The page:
You’ve done so much work to get to this point. All of your efforts to get traffic to your site, engage that traffic, and convince them of your value have led to this moment: the contact form. Don’t let a simple mistake cost you that lead. There are myriad of reasons a user will abandon ship on a contact form, but most of them are easy to avoid. Keep reading to ensure your contact forms are doing all the right things.
Make it Simple
If you take one thing away from this blog, let it be to simplify your forms as much as possible. We often hear clients say, “we can make that field not required.” Required or not, a user still sees each field adding length to the form and thus perceives the form to be longer, requiring more of their information and time. Ask your sales team what information is absolutely critical to appropriately follow up with a lead and keep the form to those fields with two exceptions:
- Keep fields that users want to fill out, such as a field to explain the problem they’re having or their feedback.
- Keep fields that will make a big impact in the quality of your leads. Higher conversion isn’t impressive if quality suffers.
If you must have a longer form, consider breaking up into multiple steps to make it more digestible.
Also, spam prevention tools are great, but the user can see them as yet another step, especially if they have to solve a puzzle. Explore hidden spam prevention tools like Akismet or invisible reCAPTCHA.
Help the User
Reduce the risk of user error and help resolve user errors by leveraging the following:
- Auto-fill and autocomplete: Allow your forms to populate based on the user’s saved browser data, such as for address or billing information and consider autocomplete suggestions.
- Mobile input types: Certain HTML can trigger specific selectors and keyboards to appear on your mobile device, such as a number pad for phone numbers or picklists for month and year.
- Field input masking, validation, and help text:
- Input masking is a way to control how data is entered into a field. For example, a phone number field can automatically apply parenthesis, hyphens, and/or spaces to help the user input the expected format. Masking can also help with fields like credit card numbers when the input is long and often mistyped or date fields where the input varies (MM/DD vs. DD/MM, YYYY vs. YY).
- If your user happens to enter an invalid input, show an error message immediately next to the field so they can correct prior to form submission. Make sure the error message is descriptive enough to understand what was incorrect.
- If you have an uncommon field, such as Account Number, use help text to tell the user where to find that information and an example of what the input should look like.
- Accessibility: Consider all users when creating your forms. You don’t want to lose a lead simply because someone can’t submit your form due to a disability. By following WCAGs latest standards, you can avoid these issues, such as the size of tap targets, font size and contrast for legibility, navigating the form using a keyboard, and using a screen reader.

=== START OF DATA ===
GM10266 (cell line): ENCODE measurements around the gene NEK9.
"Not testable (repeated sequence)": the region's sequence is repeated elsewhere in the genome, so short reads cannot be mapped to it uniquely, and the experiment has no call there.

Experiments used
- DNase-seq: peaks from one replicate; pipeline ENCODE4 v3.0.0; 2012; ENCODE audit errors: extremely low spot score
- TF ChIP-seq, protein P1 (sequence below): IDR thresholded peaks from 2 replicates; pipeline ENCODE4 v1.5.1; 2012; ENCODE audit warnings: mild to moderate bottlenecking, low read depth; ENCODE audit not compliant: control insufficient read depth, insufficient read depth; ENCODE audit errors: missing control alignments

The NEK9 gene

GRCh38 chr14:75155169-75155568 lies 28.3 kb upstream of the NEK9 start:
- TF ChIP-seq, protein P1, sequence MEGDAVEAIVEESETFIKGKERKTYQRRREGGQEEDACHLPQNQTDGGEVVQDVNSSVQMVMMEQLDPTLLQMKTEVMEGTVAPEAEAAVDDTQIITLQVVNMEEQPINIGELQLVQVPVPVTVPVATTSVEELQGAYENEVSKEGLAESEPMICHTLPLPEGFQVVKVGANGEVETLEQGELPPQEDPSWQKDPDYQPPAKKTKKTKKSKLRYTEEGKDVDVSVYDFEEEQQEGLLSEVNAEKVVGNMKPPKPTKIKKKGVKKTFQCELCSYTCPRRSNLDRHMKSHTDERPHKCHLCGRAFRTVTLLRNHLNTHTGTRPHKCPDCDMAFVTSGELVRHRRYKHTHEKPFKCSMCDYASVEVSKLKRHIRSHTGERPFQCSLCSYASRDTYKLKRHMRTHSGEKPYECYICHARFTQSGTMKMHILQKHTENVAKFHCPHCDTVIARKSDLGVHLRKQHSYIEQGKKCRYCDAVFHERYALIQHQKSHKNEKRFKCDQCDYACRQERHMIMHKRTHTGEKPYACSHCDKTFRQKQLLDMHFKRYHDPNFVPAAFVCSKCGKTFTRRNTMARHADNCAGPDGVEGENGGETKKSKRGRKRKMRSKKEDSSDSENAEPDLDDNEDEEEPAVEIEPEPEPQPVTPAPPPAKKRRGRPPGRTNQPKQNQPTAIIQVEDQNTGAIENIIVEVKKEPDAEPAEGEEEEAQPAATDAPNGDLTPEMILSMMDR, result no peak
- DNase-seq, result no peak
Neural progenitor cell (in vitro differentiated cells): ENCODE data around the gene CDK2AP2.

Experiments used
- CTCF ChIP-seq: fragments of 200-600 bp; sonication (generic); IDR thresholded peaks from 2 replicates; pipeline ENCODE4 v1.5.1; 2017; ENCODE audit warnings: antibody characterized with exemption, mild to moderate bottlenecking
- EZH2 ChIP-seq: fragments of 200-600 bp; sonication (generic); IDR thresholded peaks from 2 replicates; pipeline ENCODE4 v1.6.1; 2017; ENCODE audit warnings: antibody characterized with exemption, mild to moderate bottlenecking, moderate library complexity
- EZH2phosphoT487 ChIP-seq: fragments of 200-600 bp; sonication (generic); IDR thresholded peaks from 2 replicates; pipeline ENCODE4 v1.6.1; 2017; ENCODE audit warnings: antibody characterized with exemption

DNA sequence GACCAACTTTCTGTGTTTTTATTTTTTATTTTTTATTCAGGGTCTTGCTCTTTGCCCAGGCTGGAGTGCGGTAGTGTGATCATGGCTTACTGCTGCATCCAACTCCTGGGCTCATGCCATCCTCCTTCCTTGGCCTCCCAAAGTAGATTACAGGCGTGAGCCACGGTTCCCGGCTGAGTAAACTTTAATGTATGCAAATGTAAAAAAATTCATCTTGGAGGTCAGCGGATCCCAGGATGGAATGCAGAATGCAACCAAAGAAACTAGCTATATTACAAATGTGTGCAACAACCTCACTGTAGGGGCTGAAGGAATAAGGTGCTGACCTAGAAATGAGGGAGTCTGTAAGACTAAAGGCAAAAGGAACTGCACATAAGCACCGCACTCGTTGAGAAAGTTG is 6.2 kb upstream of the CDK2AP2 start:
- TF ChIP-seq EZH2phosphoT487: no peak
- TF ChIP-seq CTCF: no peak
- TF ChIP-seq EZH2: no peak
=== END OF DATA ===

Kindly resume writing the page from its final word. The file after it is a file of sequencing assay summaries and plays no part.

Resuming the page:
Design for the Brain
The design of your form can impact how complicated the user’s brain perceives the form to be.
- Stacking fields in a single column vs. side-by-side columns makes it easier to scan to assess. A common exception is fields that are typically side-by-side, like first and last name or two shorter, related fields like state and zip code. When fields are side by side, keep the spacing between them to a minimum.
- Adjust the field width to the expected input length. For example, a phone number field should be longer than a zip code field.
- Keep field labels visible at all times and left align them above fields.
- Denote which fields are optional vs. required.
Set the User’s Expectations
Filling out a form can be intimidating if you don’t know how your information will be handled and what comes next. Set these expectations by introducing your form with call-to-action language that makes the purpose of the form clear, such as “Contact us today to schedule a free assessment.” Then, make sure the “submit” button text is indicative of the action, such as “Request assessment.” Lastly, show a thank you message or page to let the user know the form submitted successfully and what they can expect next, such as “We’ll call you within two business days.”
Make the Form Available
This sounds obvious, but your form should always be accessible with one click from anywhere on your site. If your form is specific to a page, it should be available within the first viewport. Do not make your user go looking.
Test, Test, and Test
First, test all edge cases to ensure your form is functioning correctly. It’s a sad day when you realize your form won’t submit on mobile devices or for users with a particular browser. Second, consider AB testing different approaches. If AB testing isn’t an easy option, try to at least watch users interact with your forms using recording tools like Crazy Egg to better understand where they struggle. If the number of quality leads on your site is your primary KPI, it deserves testing. As a part of testing, ensure you’re also tracking the percent of users who start and complete your form, not just the percent of users who are submitting the form. The ‘form initiate to complete’ conversion rate is just as important for measuring the impact of changes!
This blog seeks to demonstrate how many factors can impact a user’s decision to fill out a form on your website and how to combat many of them. If you are struggling to get quality leads, a digital marketing agency can assess the points of friction and help you overcome them. Don’t do the hard work only to miss out on opportunities that could have been saved! Contact Bluetext to learn more about forms and conversion marketing best practices.